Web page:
For agro-processing, the trade performance has been less consistent, with the trade balance going through various periods of growth and decline and, in some instances, turning negative. Whereas agriculture’s positive and growing trade balance reached R63,8 billion in 2020, the agro-processing value was more than six times lower at R9,4 billion, but still positive.

South Africa’s continued dependence on imports of vegetable oils, grain milling products and meat contributed to the relatively weak trade balance for agro-processing when compared with the [primary] farming sector.

Vegetable oils case study
When one is confronted with these realities, usually the first suggestion would be to develop a localised strategy toward replacing imports with ramped-up locally manufactured agro-processing output. However, it is critical to consider the underlying drivers of demand and supply and the overall competitiveness of an industry to assess the potential for import replacement.

Look at the example of vegetable oil. By far the largest imported product, palm oil imports have been growing consistently over time, from 248 000t in 2001 to 525 000t in 2020. Albeit at a much lower level, sunflower oil imports have also been increasing, especially over the past five years, reaching 262 000t in 2020.

Against this backdrop of increased imports for palm and sunflower oil, soya bean and canola oil imports have gone in the opposite direction, increasingly being able to replace imports by means of increased local production. In the case of soya bean oil, import volumes declined from their peak in 2011 of 278 000t to 150 000t in 2020.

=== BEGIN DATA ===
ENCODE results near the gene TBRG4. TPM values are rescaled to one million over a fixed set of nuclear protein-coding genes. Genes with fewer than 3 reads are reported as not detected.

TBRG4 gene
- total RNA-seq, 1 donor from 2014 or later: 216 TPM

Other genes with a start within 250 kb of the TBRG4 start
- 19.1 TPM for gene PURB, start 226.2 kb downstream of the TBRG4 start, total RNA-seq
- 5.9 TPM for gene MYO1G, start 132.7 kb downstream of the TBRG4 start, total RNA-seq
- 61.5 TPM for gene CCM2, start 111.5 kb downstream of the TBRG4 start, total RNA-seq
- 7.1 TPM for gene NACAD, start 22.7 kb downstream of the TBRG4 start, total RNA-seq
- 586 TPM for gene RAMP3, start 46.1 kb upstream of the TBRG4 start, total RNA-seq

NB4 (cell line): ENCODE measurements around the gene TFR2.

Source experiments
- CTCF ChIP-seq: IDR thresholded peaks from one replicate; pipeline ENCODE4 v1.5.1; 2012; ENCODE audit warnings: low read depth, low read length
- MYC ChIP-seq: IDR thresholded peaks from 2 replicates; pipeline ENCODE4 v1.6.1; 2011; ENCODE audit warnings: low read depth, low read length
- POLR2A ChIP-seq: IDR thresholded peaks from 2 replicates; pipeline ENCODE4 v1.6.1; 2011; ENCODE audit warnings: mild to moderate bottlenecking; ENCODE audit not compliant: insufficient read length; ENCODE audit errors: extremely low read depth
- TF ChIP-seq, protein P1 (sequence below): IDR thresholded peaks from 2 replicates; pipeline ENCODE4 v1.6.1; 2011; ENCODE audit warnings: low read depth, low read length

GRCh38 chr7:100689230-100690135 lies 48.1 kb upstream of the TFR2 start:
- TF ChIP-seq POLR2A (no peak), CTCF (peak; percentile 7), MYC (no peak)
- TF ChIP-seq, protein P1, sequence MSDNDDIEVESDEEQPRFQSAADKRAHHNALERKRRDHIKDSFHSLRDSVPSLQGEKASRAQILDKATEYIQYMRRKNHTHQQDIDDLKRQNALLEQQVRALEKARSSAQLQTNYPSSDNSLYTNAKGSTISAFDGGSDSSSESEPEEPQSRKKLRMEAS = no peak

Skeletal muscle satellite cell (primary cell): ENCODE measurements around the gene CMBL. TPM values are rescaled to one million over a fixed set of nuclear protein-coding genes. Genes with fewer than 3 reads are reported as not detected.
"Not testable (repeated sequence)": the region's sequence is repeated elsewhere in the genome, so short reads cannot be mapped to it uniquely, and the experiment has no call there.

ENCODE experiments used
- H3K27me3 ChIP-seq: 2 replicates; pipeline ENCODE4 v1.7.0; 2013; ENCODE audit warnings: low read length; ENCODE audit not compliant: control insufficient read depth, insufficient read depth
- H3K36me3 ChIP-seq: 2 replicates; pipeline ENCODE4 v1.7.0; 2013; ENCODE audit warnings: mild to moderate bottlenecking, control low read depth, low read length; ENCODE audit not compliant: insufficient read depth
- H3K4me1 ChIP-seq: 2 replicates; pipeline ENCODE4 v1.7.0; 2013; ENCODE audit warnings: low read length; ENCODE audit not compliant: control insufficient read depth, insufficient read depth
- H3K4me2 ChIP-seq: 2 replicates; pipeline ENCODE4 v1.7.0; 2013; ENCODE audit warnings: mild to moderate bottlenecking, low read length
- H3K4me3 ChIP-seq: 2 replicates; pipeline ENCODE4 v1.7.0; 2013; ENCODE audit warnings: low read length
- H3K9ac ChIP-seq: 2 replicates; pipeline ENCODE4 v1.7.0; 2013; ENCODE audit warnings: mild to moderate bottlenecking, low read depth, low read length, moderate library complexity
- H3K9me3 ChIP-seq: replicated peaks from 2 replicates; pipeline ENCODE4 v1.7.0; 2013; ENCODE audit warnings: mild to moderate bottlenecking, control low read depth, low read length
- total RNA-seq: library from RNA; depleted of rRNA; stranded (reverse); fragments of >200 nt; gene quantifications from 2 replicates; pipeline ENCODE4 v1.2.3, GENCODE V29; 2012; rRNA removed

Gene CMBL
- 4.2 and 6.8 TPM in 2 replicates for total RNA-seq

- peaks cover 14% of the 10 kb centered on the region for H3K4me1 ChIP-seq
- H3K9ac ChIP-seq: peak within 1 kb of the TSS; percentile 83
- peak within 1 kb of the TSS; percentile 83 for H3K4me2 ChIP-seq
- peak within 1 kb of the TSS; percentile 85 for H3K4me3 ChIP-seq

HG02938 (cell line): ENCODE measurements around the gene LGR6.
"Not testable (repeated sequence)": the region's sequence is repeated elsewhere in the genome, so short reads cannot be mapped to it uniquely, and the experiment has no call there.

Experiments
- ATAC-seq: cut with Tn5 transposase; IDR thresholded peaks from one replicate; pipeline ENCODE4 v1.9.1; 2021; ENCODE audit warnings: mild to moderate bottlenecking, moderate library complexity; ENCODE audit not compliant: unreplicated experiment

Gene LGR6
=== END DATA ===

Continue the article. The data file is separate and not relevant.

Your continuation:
Thus, within the same industry of vegetable oil manufacturing, we have these contrasting outcomes. Delving into these different trajectories, it becomes clear that, first of all, South Africa does not produce any palm oil and does not have the climatic conditions to do so in the future.

The world’s largest palm oil-producing countries are Indonesia and Malaysia by some margin, producing 40 million tons and 19,5 million tons in 2018 respectively.

The question is then, can palm oil be replaced by other locally produced vegetable oils? The first part of the answer lies in the relative pricing of vegetable oils.

International palm oil is priced significantly lower than any of the other major vegetable oils, and over the outlook period this relationship is not expected to change, despite the current spike in vegetable oil prices. Palm oil is not only a low-cost alternative to many other vegetable oils, but produces up to 10 times more oil per unit area than other oilseed crops, and the fact that it is not genetically modified is attractive to the European market.

Due to the high level of imports, local vegetable oil prices are closely linked to international prices and therefore, from a pricing perspective, palm oil trades at a discount of approximately 25% compared with sunflower and soya bean oil.

Import replacement opportunities
Apart from the fact that it is competitively priced, the rapid growth in the use of palm oil was ignited when the South African Department of Health drew up legislation aimed at regulating the use of trans-fatty acids in foods in 2010.

The implication was that food manufacturers and many fast-food outlets required a fat alternative that did not convert to trans fats with heating, still providing the same solid texture and taste in food without the industrial addition of hydrogen.

Palm oil provided the solution to this problem and has since then taken over this market segment with little opportunity for substitution from any of the other oils.

A considerable amount of research has been undertaken in the development of high-oleic sunflower and soya beans, which will also comply with health regulations, but this oil cannot be produced cost competitively yet in the bulk market and is currently traded only in niche premium markets.

Clearly, the opportunities for import replacement in the bulk vegetable oil consumption market are limited, but imports of sunflower, soya bean and canola oil will be significantly reduced over time.

Local production of sunflower, canola and soya bean oil is projected to increase by 19%, 71% and 37% respectively by 2030, and consequently non-palm oil imports are expected to decline by almost 20%.

The largest share of imports by 2030 will comprise of sunflower oil, which implies there exists further opportunity for import replacement if the local production of sunflower can be expanded.